Ladies at leisure, relaxing outdoors on a sunny day in meadows, woodlands, or by a river, was a subject often chosen by the artists at Old Lyme. Panels in the dining room by Robert Nisbet and Childe Hassam treat the theme, as do easel paintings in the Museum’s collection. Griffin’s panel, however, is distinctive, not only because it includes more women and because it presents them in a friskier mood – as the leaping dog has sensed – but because these figures almost blend into the landscape.
It is difficult to make out their very number, let alone details. Indeed, the white lines that outline and overlay them make these ladies seem ghostly and mysterious – like spirit figures seen only in a dream or in the imagination. Yet they are in a Lyme landscape with Griffin’s trademark shimmering trees.
Those slender trees carry one’s eye to the top of the panel but are countered by the strong horizontal of the field of gold that stretches from side to side and by the strange creaminess of the sky. The ladies are pushed close to the picture plane, for their space in the foreground is narrow, bounded by the trees and a stream. Were it not for the rich colors, one might at once think of a Classic marble frieze, where a row of figures is carved in bas-relief. Griffin appears to have combined in this panel his era’s interest in the visual excitement of Impressionism, the calm of Neo-Classicism, and the traditional Western symbolism that connects women with nature.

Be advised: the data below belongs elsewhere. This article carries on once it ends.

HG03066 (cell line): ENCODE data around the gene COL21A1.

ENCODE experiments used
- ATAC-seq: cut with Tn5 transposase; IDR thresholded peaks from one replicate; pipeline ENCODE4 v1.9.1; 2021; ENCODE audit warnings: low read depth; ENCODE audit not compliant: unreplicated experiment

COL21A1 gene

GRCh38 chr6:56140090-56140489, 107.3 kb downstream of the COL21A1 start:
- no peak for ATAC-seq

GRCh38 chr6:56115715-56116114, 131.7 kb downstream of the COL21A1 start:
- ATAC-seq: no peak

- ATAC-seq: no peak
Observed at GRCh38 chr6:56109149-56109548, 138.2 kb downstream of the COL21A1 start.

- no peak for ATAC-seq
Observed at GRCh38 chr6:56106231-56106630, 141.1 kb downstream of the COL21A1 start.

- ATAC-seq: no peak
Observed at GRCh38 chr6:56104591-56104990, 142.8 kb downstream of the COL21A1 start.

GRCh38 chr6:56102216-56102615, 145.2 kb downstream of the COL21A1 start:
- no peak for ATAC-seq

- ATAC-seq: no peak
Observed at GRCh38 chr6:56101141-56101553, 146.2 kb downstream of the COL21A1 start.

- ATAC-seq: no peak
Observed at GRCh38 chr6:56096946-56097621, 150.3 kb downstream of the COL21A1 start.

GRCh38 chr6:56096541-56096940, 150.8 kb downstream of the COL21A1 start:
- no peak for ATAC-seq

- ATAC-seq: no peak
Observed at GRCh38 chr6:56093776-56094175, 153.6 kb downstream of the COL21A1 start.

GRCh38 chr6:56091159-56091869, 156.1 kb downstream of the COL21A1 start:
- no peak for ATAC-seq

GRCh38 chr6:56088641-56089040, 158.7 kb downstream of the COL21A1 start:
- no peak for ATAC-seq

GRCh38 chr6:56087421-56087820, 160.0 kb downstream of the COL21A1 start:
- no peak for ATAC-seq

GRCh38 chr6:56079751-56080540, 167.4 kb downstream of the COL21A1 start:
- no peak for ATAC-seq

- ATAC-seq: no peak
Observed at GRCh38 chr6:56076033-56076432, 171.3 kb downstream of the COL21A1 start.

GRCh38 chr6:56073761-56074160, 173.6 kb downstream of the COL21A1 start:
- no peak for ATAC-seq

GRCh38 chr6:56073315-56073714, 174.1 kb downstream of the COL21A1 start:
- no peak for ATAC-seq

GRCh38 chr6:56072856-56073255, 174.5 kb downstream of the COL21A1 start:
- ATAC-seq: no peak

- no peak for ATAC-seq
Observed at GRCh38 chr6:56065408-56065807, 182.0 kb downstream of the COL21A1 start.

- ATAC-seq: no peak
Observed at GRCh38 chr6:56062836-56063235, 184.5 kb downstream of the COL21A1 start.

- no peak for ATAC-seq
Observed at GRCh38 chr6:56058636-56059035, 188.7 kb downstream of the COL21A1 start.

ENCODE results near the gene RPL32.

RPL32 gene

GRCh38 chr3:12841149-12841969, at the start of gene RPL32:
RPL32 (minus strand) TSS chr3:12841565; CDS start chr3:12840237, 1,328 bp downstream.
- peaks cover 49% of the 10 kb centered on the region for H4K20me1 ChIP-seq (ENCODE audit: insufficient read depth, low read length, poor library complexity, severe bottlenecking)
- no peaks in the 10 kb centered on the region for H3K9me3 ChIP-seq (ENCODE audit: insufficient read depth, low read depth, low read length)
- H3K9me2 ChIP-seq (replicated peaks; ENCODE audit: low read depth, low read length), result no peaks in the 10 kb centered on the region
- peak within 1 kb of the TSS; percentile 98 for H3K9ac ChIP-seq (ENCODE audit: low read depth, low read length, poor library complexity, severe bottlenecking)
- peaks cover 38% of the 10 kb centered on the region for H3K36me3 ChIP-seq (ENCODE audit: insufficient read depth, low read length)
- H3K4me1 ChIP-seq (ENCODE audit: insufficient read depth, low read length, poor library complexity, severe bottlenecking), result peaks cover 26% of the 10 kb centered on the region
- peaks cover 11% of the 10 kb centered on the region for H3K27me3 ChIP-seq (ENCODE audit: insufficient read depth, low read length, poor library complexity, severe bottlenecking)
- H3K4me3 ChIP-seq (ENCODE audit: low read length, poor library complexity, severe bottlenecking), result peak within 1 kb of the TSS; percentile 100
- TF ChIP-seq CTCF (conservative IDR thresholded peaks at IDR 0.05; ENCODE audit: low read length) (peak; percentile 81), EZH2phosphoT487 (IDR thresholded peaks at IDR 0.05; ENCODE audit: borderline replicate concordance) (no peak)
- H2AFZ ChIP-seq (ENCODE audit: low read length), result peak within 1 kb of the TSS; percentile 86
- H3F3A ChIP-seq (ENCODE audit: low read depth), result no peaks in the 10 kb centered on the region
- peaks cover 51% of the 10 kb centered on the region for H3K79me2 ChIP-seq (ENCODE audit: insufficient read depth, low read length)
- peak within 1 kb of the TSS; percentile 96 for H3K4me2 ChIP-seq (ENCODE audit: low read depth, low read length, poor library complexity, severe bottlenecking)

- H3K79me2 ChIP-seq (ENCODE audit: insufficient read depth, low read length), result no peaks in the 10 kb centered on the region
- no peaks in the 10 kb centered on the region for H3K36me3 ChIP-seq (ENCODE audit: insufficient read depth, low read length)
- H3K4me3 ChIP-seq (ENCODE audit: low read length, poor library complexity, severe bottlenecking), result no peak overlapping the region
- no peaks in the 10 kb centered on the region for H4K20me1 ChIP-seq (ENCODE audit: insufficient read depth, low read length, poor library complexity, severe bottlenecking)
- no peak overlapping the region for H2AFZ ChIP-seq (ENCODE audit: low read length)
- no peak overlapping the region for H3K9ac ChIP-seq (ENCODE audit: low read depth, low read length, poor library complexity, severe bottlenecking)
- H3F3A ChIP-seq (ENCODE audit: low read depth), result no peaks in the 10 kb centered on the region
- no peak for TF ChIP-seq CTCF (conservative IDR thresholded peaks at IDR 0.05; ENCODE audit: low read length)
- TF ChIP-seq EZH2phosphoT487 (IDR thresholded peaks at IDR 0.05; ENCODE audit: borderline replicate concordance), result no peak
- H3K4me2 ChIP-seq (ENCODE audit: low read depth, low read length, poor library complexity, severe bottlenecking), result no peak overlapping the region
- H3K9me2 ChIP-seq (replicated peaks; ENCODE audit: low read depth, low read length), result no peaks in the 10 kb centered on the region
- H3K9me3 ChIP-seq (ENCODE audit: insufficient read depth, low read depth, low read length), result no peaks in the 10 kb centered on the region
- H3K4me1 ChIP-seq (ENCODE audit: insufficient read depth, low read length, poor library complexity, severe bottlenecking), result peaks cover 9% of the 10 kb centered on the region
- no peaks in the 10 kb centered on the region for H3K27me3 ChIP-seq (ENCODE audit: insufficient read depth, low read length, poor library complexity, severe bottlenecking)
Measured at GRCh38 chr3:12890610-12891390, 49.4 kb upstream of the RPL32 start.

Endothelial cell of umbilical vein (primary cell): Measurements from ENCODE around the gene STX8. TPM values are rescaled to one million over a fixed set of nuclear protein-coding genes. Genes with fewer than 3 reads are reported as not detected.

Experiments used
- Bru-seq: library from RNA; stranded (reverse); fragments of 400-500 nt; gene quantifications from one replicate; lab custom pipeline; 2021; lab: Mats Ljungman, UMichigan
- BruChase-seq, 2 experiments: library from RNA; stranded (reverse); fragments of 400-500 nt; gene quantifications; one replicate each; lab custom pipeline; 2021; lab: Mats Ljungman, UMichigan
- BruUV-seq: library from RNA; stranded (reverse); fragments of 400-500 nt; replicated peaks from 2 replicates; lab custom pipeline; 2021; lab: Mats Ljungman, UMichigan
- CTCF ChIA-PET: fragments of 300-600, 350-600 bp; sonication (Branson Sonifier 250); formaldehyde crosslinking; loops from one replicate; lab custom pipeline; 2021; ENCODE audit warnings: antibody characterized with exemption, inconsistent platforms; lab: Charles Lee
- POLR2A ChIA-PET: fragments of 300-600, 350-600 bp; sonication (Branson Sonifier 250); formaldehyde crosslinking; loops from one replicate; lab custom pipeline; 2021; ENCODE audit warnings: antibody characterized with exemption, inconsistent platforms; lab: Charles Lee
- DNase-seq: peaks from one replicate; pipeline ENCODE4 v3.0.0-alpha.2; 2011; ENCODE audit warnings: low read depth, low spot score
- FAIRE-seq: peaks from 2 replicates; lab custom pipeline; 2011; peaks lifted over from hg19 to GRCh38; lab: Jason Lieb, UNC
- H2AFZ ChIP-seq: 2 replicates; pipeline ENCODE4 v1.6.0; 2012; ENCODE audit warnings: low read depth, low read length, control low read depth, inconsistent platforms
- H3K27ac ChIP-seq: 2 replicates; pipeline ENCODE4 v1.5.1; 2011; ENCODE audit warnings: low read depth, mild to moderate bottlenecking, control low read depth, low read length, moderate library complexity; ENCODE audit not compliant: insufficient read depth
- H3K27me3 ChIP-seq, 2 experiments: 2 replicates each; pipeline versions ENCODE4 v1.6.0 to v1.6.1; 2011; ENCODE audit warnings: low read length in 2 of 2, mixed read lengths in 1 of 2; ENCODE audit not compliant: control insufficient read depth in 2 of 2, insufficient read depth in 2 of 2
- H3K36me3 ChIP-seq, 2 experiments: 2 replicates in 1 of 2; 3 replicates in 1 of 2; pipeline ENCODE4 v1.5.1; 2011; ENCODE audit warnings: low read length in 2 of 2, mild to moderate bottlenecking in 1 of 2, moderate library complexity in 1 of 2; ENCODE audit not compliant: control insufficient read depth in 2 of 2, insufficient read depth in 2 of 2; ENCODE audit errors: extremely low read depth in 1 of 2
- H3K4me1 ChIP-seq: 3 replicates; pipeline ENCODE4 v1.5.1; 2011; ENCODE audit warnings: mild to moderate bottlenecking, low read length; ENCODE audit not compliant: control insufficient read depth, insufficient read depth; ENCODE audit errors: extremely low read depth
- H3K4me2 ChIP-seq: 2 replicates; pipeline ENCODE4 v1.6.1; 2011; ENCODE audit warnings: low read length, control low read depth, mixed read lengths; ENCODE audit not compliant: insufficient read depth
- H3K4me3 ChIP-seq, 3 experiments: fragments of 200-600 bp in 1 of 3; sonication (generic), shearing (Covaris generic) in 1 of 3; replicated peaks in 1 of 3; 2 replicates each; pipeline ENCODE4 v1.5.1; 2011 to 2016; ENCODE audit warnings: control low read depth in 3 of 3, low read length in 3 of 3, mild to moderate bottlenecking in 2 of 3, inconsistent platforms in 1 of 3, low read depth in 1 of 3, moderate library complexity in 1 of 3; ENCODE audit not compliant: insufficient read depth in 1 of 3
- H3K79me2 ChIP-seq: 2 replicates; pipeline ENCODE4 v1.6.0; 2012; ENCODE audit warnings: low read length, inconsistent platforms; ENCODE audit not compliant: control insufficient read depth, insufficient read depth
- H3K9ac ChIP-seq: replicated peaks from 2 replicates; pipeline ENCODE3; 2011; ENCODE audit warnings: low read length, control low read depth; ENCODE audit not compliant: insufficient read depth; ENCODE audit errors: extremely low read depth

At Old Lyme, Griffin devised a painting technique, apparent in this panel, which employs a brush often loaded with two colors at once, not only to apply color but to shape and model forms. His art would change later, in Norway, in France, and in Italy, where he lived on and off for years. He became one of the most highly regarded American artists of his time, and in 1935 the National Academy of Design honored him and his good friend, Childe Hassam, with a joint memorial exhibition. It has been said, however, that Griffin’s arts came alive at Old Lyme.